Australia Faring Well
Kitty Miv, Editor
29 June, 2015
Kitty's Kountry Rankings are below, with a description of how they are kompiled. This week, as every week, I give out Encomiums to countries which have done Good Things, and award Execrations for countries which according to my highly personal and partial views have done Bad Things.
So, after five years of work, the UK’s Office of Tax Simplification (OTS), launched in 2010 with high hopes of hacking back the jungle of tax reliefs, has come up with… a spreadsheet! Well, excuse me if I don’t fall off my chair with excitement. This so-called complexity index is supposedly aimed at measuring the relative complexity of the UK tax system. The OTS that the spreadsheet divides the tax system into 107 (107!) different areas. Surely this statement alone is all one needs to know to conclude that, yes, taxation in the United Kingdom is very complex! The UK Government has actually had a fairly decent track record on taxation since 2010, given the size of the budget deficit it inherited from the previous administration, especially in comparison to some if its European neighbors. It has managed modest cuts in personal income tax, while corporate tax has been slashed by 8 percent. However, its record on tax simplification has been pretty dismal. Gordon Brown must shoulder much of the blame for rising tax complexity in the UK. As Chancellor of the Exchequer for ten years from 1997, his propensity to tinker with the tax system, often undoing measures he himself had brought in, saw the UK tax legislation guide swell from 5,000 pages, when Brown entered Number 11, to 10,000 by 2008. But the coalition, which the supposedly pro-business, de-regulating low-tax Conservatives dominated, didn’t fare much better. Indeed, the multitude of anti-avoidance provisions included in successive budgets and fiscal statements have probably made the situation worse. I’m not sure we needed a spreadsheet to tell us that!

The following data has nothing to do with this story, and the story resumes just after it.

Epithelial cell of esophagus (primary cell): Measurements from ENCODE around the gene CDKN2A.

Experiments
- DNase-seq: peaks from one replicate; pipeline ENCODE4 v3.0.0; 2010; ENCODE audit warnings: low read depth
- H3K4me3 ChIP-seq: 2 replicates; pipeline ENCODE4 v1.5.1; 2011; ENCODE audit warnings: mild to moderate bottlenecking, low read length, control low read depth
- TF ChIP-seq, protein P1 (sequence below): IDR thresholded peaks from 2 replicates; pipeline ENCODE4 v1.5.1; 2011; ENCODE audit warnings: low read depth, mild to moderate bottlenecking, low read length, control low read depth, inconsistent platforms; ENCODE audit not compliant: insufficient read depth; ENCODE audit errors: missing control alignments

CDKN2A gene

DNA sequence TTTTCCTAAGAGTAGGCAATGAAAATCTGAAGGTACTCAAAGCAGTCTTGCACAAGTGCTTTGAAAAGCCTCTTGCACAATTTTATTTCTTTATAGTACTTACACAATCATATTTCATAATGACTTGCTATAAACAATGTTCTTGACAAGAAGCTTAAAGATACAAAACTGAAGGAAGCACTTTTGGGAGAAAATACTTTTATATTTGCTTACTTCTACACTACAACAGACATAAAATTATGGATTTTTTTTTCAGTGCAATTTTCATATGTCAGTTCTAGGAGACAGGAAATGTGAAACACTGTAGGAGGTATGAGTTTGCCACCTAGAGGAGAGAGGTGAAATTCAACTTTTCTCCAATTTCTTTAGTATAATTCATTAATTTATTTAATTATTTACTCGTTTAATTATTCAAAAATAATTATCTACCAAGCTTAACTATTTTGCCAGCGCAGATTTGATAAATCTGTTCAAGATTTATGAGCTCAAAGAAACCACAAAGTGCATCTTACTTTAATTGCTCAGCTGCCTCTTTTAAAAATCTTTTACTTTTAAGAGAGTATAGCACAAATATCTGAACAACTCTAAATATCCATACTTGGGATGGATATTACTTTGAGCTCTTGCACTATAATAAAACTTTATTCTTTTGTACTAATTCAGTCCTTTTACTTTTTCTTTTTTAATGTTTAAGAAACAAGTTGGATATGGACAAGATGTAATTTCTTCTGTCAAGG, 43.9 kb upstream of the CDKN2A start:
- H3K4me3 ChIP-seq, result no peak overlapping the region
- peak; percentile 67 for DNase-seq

There are numerous annual studies attempting to rank nations in terms of how attractive they are to do business in, and Australia fares well in several of them. For example, the World Bank’s most recent Doing Business Index, which, as its name suggests, ranks economies on the ease of doing business, puts Australia in 10th place out of 189 countries. The Heritage Foundation/Wall Street Journal Index of Economic Freedom, which measures the strength of a number of economic and other rights in 178 nations, places Australia a very creditable fourth. However, when it comes to comparing Australia’s taxes with the rest of the world, the Lucky Country fares less well. According to PwC’s Paying Tax Index 2015, Australia languishes in 39th place out of 189, with a total tax rate on an average business pushing 50 percent. To be fair to Australia, it isn’t much worse than several other advanced nations in this respect. In fact, it performs better considerably better than some – the United States for instance is 47th, Germany is 68th, France is 95th, and Japan is 122nd. Still, a corporate tax rate of 30 percent is high these days, and must be acting as an impediment to investment to a certain extent. Even the IMF urged Australia in its recently published review of the country’s economy to reduce and simplify taxes in order to help boost economic growth. And despite numerous root-and-branch reviews of the tax system by successive governments, including by the incumbent one, little has changed recently to improve matters. To a large extent, the current Government can’t be blamed for the slow pace of improvements to the tax system. It was bequeathed a legacy of plummeting tax revenues, rising expenditure, and a huge hole in the budget by the previous government. The recent cancellation of a modest 2 percent cut in the headline corporate tax rate did not win the Abbott Government many fans in the business community. But at least it has gone ahead with tax cuts . It isn’t much, but hopefully it’s the start of a longer journey of tax improvements.
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